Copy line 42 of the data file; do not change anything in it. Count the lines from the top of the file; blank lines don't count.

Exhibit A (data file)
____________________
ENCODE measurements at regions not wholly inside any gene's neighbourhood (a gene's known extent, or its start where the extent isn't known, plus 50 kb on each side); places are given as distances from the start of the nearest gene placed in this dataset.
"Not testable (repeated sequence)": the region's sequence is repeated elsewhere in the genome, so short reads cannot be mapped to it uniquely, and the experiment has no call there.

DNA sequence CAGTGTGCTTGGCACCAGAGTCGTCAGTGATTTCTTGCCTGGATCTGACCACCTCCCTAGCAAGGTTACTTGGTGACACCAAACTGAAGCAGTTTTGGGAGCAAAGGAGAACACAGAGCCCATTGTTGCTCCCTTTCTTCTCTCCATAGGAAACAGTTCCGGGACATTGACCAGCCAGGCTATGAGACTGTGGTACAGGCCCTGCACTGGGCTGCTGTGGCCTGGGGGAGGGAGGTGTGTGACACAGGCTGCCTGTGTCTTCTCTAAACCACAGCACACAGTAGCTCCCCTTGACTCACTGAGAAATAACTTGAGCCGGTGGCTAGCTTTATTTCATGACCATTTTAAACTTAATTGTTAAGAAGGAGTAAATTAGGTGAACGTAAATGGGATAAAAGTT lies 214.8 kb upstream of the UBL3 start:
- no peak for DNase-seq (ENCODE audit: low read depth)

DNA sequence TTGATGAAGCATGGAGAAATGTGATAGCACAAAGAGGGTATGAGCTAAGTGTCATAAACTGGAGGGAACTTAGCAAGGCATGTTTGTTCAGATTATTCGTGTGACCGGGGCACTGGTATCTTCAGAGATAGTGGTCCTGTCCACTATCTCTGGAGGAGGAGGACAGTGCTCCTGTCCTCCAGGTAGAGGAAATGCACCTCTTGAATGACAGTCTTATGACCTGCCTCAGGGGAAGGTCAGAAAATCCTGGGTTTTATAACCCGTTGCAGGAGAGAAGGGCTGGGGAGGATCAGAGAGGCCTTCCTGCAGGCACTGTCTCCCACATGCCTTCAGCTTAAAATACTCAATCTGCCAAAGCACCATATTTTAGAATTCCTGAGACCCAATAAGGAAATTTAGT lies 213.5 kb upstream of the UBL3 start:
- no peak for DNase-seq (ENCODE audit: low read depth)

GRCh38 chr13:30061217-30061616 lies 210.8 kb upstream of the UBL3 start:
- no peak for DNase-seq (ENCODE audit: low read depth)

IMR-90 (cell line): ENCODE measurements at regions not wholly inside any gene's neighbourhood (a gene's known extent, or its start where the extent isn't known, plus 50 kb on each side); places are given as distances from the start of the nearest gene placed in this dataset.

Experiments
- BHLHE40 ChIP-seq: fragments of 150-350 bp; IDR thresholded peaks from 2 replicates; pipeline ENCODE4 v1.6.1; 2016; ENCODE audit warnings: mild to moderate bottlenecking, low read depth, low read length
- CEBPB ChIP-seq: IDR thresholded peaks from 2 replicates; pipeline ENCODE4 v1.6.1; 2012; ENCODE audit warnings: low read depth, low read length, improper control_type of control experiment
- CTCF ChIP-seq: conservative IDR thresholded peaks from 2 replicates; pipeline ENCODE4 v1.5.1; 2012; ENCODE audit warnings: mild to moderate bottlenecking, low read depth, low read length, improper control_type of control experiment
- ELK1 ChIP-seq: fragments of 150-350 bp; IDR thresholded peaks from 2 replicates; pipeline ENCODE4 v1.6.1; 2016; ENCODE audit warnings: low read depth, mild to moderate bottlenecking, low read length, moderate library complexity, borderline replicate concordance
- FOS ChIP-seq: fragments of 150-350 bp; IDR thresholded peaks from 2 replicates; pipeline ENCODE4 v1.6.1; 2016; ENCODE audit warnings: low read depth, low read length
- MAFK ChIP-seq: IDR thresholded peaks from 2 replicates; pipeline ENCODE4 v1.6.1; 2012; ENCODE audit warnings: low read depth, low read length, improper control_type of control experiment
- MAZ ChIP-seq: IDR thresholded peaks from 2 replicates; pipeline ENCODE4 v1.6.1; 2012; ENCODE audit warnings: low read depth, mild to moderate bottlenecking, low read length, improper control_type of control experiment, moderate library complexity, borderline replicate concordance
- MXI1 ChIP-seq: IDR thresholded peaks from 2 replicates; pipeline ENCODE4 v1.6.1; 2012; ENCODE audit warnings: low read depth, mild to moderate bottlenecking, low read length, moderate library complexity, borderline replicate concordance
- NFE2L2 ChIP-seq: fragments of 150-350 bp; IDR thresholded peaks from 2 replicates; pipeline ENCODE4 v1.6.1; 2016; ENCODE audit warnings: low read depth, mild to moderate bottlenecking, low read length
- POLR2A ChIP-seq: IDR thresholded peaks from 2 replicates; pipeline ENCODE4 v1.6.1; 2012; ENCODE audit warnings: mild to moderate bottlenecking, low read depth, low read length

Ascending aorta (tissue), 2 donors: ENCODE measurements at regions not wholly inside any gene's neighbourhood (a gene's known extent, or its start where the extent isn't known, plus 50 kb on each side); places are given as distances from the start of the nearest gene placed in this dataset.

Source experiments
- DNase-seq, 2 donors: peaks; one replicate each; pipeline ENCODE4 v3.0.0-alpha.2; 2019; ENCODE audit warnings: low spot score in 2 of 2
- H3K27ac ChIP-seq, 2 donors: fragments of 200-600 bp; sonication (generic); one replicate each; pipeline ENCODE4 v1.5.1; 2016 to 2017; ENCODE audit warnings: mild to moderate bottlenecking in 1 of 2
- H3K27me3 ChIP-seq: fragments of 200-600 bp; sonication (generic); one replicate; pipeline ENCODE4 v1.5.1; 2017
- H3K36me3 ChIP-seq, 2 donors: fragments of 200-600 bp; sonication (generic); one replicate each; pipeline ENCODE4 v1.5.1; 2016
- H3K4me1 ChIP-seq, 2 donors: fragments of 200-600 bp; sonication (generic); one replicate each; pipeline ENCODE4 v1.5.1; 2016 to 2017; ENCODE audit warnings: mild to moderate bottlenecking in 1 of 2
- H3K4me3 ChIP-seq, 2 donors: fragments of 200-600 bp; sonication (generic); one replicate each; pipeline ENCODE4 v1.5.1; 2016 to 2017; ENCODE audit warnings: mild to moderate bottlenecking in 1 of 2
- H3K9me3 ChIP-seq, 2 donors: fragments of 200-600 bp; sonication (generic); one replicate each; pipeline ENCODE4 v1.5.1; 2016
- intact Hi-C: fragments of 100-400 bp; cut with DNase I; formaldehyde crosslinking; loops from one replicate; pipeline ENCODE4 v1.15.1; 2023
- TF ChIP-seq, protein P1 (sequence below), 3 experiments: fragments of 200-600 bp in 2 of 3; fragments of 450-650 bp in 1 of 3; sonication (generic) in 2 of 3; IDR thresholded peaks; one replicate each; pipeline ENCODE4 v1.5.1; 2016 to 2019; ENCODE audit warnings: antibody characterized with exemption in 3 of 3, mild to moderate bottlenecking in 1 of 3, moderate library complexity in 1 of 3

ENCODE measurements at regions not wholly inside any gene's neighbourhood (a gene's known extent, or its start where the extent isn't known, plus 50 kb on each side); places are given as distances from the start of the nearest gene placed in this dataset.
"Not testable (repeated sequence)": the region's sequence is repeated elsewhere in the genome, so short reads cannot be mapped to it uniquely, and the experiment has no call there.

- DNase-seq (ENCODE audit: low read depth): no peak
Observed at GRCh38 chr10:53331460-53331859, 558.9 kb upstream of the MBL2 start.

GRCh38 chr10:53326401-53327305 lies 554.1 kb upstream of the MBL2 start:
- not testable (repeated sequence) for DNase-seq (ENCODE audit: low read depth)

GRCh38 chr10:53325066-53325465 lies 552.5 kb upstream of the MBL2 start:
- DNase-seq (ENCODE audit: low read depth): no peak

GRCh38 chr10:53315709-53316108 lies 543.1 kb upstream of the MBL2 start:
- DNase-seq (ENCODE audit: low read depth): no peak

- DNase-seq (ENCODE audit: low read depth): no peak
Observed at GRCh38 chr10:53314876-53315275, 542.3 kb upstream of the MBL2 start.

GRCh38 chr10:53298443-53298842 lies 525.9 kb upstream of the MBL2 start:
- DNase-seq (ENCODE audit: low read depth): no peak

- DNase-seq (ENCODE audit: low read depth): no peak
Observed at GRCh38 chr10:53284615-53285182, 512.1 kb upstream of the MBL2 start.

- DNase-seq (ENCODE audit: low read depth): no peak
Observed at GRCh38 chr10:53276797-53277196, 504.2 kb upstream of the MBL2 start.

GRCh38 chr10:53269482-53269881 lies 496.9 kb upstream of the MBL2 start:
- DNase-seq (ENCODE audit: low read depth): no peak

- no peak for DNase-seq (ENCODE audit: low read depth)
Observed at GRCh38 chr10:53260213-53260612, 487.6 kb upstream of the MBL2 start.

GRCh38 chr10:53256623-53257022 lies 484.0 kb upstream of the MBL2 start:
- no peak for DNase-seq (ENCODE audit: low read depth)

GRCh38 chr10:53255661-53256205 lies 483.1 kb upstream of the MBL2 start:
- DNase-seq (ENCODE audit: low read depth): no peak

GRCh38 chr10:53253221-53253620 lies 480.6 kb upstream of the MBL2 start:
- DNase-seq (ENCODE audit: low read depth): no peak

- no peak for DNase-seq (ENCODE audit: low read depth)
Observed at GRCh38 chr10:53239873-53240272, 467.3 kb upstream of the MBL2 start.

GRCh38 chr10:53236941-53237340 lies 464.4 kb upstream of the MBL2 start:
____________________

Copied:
- DNase-seq (ENCODE audit: low read depth): no peak